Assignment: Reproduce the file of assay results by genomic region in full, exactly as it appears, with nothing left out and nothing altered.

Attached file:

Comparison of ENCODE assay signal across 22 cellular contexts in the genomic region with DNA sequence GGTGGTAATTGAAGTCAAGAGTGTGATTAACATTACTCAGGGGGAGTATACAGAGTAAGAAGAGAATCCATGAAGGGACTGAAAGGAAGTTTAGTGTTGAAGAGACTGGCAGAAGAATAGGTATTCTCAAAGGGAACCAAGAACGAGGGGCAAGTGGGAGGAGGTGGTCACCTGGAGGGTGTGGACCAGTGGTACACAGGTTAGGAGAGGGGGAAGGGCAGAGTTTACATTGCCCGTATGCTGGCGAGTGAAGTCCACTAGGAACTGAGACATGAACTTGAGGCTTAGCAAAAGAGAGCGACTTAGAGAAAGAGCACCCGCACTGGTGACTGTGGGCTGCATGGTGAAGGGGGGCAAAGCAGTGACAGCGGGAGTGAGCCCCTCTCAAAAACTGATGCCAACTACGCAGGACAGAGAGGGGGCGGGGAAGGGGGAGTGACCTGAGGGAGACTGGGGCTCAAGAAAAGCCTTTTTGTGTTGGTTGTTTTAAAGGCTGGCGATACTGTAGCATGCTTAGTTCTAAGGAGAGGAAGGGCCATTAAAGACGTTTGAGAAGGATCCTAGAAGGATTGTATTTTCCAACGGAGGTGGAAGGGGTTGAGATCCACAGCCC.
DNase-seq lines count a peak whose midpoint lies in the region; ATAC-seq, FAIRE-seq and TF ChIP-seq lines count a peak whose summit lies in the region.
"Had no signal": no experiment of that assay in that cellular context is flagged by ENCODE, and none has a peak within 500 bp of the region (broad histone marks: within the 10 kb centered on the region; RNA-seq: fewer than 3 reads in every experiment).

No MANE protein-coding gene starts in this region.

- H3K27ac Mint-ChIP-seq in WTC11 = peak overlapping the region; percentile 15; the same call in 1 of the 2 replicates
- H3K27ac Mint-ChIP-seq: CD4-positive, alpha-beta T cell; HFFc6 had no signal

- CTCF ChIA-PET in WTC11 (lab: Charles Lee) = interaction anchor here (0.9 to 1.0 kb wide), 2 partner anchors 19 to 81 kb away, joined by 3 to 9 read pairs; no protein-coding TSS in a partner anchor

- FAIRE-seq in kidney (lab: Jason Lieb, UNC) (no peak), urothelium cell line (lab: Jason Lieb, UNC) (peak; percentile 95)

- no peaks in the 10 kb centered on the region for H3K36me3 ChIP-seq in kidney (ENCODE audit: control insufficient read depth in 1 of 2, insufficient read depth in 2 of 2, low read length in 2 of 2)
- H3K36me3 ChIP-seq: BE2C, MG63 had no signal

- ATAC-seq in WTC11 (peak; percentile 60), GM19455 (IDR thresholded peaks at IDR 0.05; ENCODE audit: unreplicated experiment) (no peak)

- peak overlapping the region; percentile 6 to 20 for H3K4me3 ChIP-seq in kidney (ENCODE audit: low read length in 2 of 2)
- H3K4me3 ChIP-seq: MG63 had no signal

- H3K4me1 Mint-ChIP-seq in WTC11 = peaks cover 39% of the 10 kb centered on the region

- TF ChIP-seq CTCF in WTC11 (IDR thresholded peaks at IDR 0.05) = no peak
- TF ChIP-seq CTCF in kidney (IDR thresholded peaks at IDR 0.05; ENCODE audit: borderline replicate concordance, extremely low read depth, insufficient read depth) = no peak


Comparison of ENCODE assay signal across 22 cellular contexts in the genomic region with DNA sequence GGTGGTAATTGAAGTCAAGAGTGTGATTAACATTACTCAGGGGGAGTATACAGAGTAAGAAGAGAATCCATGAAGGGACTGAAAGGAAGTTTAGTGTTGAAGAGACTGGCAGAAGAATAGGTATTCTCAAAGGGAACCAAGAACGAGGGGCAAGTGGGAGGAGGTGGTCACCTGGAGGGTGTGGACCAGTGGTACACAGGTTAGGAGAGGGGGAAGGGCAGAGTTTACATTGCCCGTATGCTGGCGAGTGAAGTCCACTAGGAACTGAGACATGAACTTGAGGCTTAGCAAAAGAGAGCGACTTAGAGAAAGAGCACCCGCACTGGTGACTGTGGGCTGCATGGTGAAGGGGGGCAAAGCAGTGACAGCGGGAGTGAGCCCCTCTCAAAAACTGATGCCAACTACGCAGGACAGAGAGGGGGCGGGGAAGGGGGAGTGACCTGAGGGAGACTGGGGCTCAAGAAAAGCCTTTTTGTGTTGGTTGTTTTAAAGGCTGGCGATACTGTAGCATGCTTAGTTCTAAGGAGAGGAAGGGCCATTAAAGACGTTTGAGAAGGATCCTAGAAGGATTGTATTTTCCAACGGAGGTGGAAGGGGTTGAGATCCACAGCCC.
DNase-seq lines count a peak whose midpoint lies in the region; ATAC-seq, FAIRE-seq and TF ChIP-seq lines count a peak whose summit lies in the region.
"Had no signal": no experiment of that assay in that cellular context is flagged by ENCODE, and none has a peak within 500 bp of the region (broad histone marks: within the 10 kb centered on the region; RNA-seq: fewer than 3 reads in every experiment).

No MANE protein-coding gene starts in this region.

- H3K27ac Mint-ChIP-seq in WTC11 = peak overlapping the region; percentile 15; the same call in 1 of the 2 replicates
- H3K27ac Mint-ChIP-seq: CD4-positive, alpha-beta T cell; HFFc6 had no signal

- CTCF ChIA-PET in WTC11 (lab: Charles Lee) = interaction anchor here (0.9 to 1.0 kb wide), 2 partner anchors 19 to 81 kb away, joined by 3 to 9 read pairs; no protein-coding TSS in a partner anchor

- FAIRE-seq in kidney (lab: Jason Lieb, UNC) (no peak), urothelium cell line (lab: Jason Lieb, UNC) (peak; percentile 95)

- no peaks in the 10 kb centered on the region for H3K36me3 ChIP-seq in kidney (ENCODE audit: control insufficient read depth in 1 of 2, insufficient read depth in 2 of 2, low read length in 2 of 2)
- H3K36me3 ChIP-seq: BE2C, MG63 had no signal

- ATAC-seq in WTC11 (peak; percentile 60), GM19455 (IDR thresholded peaks at IDR 0.05; ENCODE audit: unreplicated experiment) (no peak)

- peak overlapping the region; percentile 6 to 20 for H3K4me3 ChIP-seq in kidney (ENCODE audit: low read length in 2 of 2)
- H3K4me3 ChIP-seq: MG63 had no signal

- H3K4me1 Mint-ChIP-seq in WTC11 = peaks cover 39% of the 10 kb centered on the region

- TF ChIP-seq CTCF in WTC11 (IDR thresholded peaks at IDR 0.05) = no peak
- TF ChIP-seq CTCF in kidney (IDR thresholded peaks at IDR 0.05; ENCODE audit: borderline replicate concordance, extremely low read depth, insufficient read depth) = no peak